The view from the hill. It was a chilly early morning out hunting on our survival homestead for some of our tribe members, but a productive one that resulted in two bucks being harvested.
Hello Pack. It’s been a windy, chilly, and muddy week here on our survival homestead this week. Most of our preps at the moment involve hunting and processing deer. We are going to have our freezers well stocked for the winter, that’s for sure.
I think our blue heelers are as thrilled about all of the hunting as the rest of my tribe. Now, if I could just keep Jovie, Ruger, and Henry from dragging deer legs into my house, all would be right with the world.
Our region of Ohio is known both for its turkey and white tail deer hunting. Now that turkey season is over I swear those birds are taunting the deer and frollicking about in open fields is large flocks – just because they can.
I bought this cool game for the kids in our tribe, a Jr. Ranger’s game entitled Poop Tracks. Auddie, who will not be four until late February seems to be the most enthralled with the game, and the best at it.
You have to match the animal card with its track card, and with its scat card. Each card depicts the animal in its natural habitat to guide you when first learning the matches. It is an excellent survival homesteading homeschool activity that can be enjoyed by young to middle school-aged children.
Auddie delves through the guide book that comes with the inexpensive game both before and after playing. The artist’s renderings of the animals are very realistic, and include facts about each one.
She cannot read yet, but enjoys browsing and comparing the animals in size and feature, and noting which ones we have on our homestead.
A cougar – mountain lion card caught her eye, and Auddie wanted to know what kind of cat it was called. She knew it was not a bobcat because we unfortunately have them lurking in our woods. I talked to Auddie a little bit about mountain lions and added – “We don’t have them here.”
Well, I will never make that mistake again when little Audriella holds up a wild animal card. It was the very next day a cougar was spotted by multiple people and was showcased on a trail cam not two miles from our survival homestead – right next to a tribe member’s homestead.
We tend to call their place, “Death Hill” because animals always seem to die there in large quantities either due to a wild animal attack (once possibly a bear) or weird causes.
A few years back, before we moved out of town, a black bear walked down the street and made statewide news. I had a duck come up missing the same night, and the street the bear was initially spotted on was the next street over.
I am still thinking it made a snack out of Daryl. There we no feathers and no blood, she was just gone. Yes, Daryl was a she, but I did not know that when I named her and she had learned her name before I did. Her brother’s name was Meryl and he was a feisty little duck, probably my favorite.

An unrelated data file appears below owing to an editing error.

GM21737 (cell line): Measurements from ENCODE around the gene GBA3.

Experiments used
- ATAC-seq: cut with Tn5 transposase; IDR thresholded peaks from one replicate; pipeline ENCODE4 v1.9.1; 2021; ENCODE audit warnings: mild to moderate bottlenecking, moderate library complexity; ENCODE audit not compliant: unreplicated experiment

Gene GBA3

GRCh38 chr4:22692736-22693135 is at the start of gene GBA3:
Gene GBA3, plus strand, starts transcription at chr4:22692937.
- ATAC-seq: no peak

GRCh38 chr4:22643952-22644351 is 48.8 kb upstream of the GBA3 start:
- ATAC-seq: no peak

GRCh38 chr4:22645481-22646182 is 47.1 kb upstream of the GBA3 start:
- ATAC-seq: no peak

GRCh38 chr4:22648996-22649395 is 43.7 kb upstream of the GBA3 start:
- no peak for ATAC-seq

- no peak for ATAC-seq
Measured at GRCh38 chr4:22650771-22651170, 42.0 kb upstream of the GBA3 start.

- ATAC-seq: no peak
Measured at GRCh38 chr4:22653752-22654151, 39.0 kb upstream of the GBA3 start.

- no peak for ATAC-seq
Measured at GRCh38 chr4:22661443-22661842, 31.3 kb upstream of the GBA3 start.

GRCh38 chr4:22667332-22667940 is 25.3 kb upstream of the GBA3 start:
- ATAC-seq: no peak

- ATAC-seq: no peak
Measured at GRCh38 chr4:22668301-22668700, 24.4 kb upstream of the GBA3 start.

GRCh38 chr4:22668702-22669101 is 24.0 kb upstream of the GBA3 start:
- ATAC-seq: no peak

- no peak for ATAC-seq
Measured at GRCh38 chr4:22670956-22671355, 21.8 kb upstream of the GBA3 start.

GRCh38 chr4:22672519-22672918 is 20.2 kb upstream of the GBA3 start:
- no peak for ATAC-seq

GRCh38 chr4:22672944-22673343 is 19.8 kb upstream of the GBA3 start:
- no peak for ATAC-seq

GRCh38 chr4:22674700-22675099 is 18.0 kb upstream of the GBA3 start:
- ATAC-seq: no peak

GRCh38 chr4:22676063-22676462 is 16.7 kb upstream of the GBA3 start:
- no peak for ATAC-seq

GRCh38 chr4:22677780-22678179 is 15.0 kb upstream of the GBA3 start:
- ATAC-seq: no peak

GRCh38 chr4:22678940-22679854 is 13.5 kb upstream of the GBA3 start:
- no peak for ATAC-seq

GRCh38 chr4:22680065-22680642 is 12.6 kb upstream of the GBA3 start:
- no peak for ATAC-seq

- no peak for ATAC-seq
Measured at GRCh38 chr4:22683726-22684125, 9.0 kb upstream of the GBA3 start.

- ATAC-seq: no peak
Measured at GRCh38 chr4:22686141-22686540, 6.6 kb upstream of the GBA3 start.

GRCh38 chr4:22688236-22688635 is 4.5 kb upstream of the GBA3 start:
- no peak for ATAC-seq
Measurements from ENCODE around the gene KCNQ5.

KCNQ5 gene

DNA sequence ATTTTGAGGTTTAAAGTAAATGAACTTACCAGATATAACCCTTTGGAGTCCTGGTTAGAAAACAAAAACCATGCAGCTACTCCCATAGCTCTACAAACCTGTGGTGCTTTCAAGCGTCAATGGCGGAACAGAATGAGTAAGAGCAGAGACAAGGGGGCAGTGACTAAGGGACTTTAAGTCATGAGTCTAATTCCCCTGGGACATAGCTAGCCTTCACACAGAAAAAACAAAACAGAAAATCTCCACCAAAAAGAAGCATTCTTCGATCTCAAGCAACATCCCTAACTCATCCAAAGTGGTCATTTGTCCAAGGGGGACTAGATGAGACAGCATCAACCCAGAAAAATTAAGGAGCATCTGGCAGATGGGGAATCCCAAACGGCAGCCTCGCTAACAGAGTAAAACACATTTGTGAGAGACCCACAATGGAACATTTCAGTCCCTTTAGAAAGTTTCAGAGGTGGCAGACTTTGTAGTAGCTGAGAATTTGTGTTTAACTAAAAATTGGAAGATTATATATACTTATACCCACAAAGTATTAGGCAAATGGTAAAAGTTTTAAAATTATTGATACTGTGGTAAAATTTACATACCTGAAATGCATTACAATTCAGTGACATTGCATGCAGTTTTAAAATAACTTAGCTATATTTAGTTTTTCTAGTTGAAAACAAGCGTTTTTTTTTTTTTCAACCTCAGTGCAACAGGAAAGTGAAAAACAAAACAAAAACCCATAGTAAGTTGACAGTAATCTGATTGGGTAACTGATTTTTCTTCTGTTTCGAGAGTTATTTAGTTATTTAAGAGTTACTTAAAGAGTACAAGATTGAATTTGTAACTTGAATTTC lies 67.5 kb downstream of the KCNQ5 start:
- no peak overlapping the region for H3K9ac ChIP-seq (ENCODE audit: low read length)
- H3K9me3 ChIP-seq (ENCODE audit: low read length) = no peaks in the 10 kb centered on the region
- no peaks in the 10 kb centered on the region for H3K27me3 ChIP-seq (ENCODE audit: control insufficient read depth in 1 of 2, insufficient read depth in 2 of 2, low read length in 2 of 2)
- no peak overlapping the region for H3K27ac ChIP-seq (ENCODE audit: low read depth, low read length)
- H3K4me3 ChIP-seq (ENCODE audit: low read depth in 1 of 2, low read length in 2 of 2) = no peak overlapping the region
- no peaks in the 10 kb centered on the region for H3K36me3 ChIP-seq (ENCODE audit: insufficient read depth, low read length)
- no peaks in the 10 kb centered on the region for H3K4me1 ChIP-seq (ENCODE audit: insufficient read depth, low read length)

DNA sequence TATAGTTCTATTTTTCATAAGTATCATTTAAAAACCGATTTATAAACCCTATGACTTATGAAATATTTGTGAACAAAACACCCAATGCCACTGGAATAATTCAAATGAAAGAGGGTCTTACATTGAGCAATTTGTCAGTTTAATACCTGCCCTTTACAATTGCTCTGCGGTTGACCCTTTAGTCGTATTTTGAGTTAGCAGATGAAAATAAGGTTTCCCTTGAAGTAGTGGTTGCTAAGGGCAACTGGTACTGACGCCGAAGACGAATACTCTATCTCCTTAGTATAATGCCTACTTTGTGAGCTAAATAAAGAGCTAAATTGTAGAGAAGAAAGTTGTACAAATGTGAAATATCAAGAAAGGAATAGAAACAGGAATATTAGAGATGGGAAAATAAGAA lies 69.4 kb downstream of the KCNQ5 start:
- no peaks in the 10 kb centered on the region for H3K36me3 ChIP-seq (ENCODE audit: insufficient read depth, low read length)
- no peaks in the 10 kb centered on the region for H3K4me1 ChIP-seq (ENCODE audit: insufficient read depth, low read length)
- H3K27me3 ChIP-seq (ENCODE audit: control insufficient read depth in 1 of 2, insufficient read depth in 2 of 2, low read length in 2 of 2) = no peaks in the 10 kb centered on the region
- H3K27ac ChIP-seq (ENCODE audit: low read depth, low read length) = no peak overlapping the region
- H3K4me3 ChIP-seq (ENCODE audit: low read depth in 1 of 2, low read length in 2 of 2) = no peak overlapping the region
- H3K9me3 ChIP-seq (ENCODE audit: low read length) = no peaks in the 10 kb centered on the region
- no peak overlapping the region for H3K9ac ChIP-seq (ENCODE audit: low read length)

Where we used to keep our horses in the summer before we moved, I also spotted bear tracks by their watering hole. It tends to be the early fall when bears are spotted in this part of Appalachia.
Juvenile males traveling up from West Virginia to Pennsylvania to find a mate and hibernate is what is believed to coerce them out into the open in our region.
Although the kids and I go on bear hunts here on our homestead, that is just a fun theme I use to teach them orienteering and tracking skills, we have never actually seen one here… yet.
My Bobby’s horse Andy, a Halfinger, sustained a pretty severe eye injury this week. I looks like more of a slice to me than a wound from a kick. If there is any possible way an animal can be injured on a piece of loose board, tin, or fencing, it always seems Andy is the one who falls victim. We doctored him up naturally last night, and he tolerated our tending a lot more patient than I thought that he would.
We stockpile natural remedies for our livestock and dogs just as deeply as we do for ourselves – there is also a lot of crossover. I generally coat every animal wound with a coating of my Popaw’s “Miracle Salve” because it not only promotes healing (in my personal experience), but it keeps bugs and debris out of the wound, and deters licking of the wound.
The salve is simple to make, 3 parts petroleum jelly and 1 part turpentine. It does not sting when applied at all. I have used it on myself pretty much forever.
One time, before I had given birth (so we are talking a few years back), one of my brothers used it on me, well kinda. He forgot to mix the turpentine with the petroleum jelly before pouring it on a finger that had been sliced deeply with a jigsaw blade and refused to heal.
Now let me tell you fellow preppers, that did burn and was likely the worst pain I had ever felt – it definitely hurt more than the initial wounds, that’s for sure.
This Week’s Questions:
- Do you go hunting as a part of your preps? What animals do you hunt?
- What plans do you have to treat your pets and livestock during a long-term disaster?
- What did you do to prep this week?